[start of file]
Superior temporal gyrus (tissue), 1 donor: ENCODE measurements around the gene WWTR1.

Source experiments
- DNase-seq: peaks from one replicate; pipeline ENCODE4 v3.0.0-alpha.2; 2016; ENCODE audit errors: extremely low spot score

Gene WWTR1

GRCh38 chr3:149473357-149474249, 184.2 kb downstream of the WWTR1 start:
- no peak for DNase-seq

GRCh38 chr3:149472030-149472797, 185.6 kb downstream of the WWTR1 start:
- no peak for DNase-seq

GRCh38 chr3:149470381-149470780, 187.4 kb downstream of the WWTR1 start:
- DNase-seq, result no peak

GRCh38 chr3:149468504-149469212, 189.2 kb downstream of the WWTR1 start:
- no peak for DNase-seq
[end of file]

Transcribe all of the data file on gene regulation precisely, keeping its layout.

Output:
Superior temporal gyrus (tissue), 1 donor: ENCODE measurements around the gene WWTR1.

Source experiments
- DNase-seq: peaks from one replicate; pipeline ENCODE4 v3.0.0-alpha.2; 2016; ENCODE audit errors: extremely low spot score

Gene WWTR1

GRCh38 chr3:149473357-149474249, 184.2 kb downstream of the WWTR1 start:
- no peak for DNase-seq

GRCh38 chr3:149472030-149472797, 185.6 kb downstream of the WWTR1 start:
- no peak for DNase-seq

GRCh38 chr3:149470381-149470780, 187.4 kb downstream of the WWTR1 start:
- DNase-seq, result no peak

GRCh38 chr3:149468504-149469212, 189.2 kb downstream of the WWTR1 start:
- no peak for DNase-seq